2012-03-08

On life, death and so-called "brain death"

Cross-posted from my reply to the following TED Conversation: "How does life/death manifest itself in the human brain? Is brain death the ultimate end stage of life?"


There is something to the fact that, to maintain a living state, the brain requires a pattern of oscillatory activity with the power distributed in certain frequency bands according to the type of activity that the brain is engaging in. (See Rhythms of the Brain by G. Buzsáki.) However, even after a massive epileptic seizure, which typically indicates a widespread state of electrical noise, the brain is usually able to recover these baseline rhythms.

I think in persistent vegetative state, the brain has very little normal electrical activity, but still, the activity is non-zero -- and the brain appears able to wake itself in some cases. There are stories of people waking up from PVS after several years. It's also curious that you can keep a person's body alive for a long time after their brain is declared "dead" as long as you keep blood flowing and oxygen and nutrients at the right levels. Personally I think that implies the organism couldn't really be declared dead to start with. I don't think it's possible to accurately declare an organism dead until rigor mortis sets in and its microbiome begins to consume it -- in my opinion, decay and the succumbing to entropy is the only true sign of death -- and these forces are set in motion very quickly once an organism "actually dies".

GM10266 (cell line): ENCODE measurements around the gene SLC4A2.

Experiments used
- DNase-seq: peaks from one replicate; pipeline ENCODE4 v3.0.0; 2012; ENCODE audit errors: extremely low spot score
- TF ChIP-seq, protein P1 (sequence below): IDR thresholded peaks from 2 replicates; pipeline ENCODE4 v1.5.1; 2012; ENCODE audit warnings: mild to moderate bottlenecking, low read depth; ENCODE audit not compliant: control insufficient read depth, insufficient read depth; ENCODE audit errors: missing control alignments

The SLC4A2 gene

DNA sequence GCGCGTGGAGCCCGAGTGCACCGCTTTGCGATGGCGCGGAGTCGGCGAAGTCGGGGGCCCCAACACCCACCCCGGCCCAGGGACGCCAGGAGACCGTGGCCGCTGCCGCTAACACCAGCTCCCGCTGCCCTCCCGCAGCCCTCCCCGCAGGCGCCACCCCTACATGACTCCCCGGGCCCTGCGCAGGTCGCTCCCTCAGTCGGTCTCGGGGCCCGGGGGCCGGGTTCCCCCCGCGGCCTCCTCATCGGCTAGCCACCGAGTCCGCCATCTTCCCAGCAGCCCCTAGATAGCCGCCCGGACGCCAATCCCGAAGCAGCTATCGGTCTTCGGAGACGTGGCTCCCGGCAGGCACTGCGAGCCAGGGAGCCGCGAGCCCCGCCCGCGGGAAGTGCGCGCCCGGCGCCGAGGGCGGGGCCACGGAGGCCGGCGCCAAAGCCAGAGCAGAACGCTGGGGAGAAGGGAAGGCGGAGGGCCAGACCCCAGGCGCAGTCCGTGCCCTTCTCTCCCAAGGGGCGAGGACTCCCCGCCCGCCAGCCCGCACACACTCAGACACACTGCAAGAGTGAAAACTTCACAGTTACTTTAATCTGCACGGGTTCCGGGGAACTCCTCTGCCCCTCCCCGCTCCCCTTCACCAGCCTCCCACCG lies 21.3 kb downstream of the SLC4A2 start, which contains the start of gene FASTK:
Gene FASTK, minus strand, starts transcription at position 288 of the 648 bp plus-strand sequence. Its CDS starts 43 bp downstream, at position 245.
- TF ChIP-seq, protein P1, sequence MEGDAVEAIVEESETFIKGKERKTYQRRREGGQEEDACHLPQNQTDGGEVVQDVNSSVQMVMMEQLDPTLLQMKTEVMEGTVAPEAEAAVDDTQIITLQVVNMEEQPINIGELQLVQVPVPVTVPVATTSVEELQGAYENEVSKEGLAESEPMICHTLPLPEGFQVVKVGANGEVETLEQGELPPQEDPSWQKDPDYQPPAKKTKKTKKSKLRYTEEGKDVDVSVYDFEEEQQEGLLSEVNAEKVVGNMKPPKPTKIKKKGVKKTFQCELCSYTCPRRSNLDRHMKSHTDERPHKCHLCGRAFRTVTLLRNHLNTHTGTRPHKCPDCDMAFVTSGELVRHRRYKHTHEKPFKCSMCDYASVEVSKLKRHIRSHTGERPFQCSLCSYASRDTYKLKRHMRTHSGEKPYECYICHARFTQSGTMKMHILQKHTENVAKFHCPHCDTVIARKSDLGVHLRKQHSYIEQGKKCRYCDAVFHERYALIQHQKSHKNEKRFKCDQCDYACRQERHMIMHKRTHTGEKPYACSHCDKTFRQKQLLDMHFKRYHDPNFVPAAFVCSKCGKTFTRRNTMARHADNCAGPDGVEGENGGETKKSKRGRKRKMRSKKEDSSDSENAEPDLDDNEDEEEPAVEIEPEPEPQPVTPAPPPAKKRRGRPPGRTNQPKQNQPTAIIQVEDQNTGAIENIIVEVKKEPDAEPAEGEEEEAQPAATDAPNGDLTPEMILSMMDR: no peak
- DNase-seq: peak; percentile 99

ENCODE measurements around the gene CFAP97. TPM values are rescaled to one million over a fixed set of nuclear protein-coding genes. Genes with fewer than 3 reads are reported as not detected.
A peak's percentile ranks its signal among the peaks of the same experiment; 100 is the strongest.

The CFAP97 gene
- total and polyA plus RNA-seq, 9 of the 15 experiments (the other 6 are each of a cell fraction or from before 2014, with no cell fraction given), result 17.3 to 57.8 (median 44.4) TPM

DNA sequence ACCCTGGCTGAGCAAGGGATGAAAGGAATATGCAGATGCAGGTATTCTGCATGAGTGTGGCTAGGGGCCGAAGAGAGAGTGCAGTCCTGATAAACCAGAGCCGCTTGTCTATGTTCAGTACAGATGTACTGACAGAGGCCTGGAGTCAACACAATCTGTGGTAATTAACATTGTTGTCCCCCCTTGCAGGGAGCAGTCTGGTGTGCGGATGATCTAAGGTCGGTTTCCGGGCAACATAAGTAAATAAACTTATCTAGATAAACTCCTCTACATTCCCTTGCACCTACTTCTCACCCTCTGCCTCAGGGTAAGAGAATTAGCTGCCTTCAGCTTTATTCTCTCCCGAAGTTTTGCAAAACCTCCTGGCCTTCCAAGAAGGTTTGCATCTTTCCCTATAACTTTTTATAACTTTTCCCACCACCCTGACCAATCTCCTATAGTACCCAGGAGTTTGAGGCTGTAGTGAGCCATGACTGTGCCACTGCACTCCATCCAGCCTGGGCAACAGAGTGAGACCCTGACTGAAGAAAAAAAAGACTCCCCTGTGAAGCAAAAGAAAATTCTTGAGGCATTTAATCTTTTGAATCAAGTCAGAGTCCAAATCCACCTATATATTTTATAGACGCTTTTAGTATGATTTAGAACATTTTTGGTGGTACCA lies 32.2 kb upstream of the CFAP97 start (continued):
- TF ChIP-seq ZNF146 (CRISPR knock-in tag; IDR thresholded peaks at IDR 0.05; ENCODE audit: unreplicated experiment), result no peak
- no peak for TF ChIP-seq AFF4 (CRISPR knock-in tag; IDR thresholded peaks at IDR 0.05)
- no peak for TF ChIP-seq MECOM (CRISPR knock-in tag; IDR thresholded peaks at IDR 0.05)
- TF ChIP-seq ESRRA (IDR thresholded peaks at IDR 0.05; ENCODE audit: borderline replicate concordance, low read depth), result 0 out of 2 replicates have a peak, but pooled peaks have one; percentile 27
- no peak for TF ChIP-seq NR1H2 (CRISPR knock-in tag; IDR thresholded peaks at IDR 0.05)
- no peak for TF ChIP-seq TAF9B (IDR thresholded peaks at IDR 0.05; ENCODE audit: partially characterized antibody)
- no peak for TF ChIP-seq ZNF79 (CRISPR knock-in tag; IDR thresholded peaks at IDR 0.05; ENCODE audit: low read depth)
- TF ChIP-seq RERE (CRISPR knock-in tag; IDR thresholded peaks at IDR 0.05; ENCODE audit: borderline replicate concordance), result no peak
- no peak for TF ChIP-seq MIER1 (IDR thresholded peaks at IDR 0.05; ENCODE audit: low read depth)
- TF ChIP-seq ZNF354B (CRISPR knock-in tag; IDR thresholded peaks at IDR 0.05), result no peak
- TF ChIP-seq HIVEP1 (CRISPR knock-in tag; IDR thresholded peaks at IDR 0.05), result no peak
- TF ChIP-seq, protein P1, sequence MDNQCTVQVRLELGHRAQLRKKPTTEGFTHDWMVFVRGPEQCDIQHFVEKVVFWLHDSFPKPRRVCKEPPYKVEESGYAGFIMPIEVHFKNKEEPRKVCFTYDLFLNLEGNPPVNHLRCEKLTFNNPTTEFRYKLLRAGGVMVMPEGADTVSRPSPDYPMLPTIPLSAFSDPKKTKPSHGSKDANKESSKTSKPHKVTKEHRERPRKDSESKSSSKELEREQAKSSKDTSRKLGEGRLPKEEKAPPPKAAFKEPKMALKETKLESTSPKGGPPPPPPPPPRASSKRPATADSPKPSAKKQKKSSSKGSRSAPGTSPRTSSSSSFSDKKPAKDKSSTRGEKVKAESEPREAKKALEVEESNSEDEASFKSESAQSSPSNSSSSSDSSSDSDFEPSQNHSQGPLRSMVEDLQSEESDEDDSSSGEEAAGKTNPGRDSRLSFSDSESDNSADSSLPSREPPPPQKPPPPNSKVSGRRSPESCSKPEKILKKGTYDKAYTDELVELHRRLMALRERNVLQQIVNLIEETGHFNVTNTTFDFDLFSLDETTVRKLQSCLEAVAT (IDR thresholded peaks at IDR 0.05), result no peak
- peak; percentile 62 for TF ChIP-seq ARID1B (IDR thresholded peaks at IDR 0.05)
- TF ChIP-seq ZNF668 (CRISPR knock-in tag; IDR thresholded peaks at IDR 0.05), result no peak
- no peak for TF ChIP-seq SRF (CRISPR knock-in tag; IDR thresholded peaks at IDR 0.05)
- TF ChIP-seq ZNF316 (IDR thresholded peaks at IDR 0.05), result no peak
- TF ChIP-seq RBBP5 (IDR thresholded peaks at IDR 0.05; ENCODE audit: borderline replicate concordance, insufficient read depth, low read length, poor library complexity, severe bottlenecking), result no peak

Note that recent research has shown that administering an intravenous dose of Ritalin to a comatose mouse can cause the mouse to wake up almost instantly. They have yet to start human trials, but this may hold real hope for "rebooting the brain".


How long should we keep a PVS patient alive for though? Is it worth 20 years of stress on the family and untold cost of life support? I don't know, but I would say that we need a better understanding of the types of baseline electrical situations from which the brain is able to reboot before we can authoritatively say we know that a patient is actually "brain dead", i.e. beyond the chance of recovery.

1 comment:

  1. Difficult questions, Luke, on heart-wrenching topics.

    From a pragmatic perspective, the coming years hold bright promise for enhanced understanding of neural systems and processes. I can only imagine the remorse I would feel to discontinue life support for a loved one, and subsequently realize there would have been a discovery that could have benefited them, had support been given longer. The financial and emotional reserves for support are real and exhausting, though. But given the cosmic improbability of human existence, and the preciousness of human life, my bias is toward sustaining individual life.

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